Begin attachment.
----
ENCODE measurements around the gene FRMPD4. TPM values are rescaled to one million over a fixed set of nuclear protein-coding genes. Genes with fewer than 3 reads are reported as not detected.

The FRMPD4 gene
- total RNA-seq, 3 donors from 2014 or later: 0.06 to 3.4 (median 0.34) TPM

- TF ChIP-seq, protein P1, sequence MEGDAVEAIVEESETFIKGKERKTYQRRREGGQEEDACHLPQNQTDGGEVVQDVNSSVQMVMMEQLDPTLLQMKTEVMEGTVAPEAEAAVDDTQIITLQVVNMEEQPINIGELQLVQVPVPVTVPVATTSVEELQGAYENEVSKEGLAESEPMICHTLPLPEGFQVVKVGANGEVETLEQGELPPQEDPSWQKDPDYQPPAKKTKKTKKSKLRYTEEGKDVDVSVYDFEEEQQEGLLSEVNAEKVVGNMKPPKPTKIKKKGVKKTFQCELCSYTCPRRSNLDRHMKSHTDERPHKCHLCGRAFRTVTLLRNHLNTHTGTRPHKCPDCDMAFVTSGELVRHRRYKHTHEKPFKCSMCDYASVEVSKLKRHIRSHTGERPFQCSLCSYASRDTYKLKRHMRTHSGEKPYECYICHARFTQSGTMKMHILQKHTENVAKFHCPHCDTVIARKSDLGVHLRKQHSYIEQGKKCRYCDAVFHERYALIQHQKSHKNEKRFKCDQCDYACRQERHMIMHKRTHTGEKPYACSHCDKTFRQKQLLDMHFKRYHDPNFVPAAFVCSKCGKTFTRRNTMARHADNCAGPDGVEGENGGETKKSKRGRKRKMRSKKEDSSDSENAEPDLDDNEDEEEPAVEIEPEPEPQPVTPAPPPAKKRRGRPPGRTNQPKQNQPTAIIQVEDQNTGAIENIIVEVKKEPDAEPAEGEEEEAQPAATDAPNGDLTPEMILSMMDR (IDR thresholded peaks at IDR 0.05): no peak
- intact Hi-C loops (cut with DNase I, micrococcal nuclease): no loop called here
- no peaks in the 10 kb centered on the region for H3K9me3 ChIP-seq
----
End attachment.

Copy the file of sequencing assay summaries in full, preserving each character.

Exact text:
ENCODE measurements around the gene FRMPD4. TPM values are rescaled to one million over a fixed set of nuclear protein-coding genes. Genes with fewer than 3 reads are reported as not detected.

The FRMPD4 gene
- total RNA-seq, 3 donors from 2014 or later: 0.06 to 3.4 (median 0.34) TPM

- TF ChIP-seq, protein P1, sequence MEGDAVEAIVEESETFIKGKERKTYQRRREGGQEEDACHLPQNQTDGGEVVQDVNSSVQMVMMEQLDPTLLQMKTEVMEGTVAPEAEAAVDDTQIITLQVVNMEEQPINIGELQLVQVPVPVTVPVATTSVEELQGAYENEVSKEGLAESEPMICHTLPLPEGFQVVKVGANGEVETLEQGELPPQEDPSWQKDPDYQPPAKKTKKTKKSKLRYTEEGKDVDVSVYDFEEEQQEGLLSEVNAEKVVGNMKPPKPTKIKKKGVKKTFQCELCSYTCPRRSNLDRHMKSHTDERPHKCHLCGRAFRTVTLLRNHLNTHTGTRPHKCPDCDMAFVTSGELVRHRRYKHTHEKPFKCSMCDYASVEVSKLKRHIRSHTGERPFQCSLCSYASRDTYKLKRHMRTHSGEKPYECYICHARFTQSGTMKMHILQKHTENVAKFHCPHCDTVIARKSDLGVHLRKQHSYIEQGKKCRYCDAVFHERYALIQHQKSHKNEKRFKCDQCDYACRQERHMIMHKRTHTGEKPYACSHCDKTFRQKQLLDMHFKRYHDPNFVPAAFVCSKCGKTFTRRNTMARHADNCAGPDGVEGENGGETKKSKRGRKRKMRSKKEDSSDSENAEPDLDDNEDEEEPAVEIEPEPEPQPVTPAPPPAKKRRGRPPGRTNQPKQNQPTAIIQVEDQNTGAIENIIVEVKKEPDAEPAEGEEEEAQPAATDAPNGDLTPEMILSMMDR (IDR thresholded peaks at IDR 0.05): no peak
- intact Hi-C loops (cut with DNase I, micrococcal nuclease): no loop called here
- no peaks in the 10 kb centered on the region for H3K9me3 ChIP-seq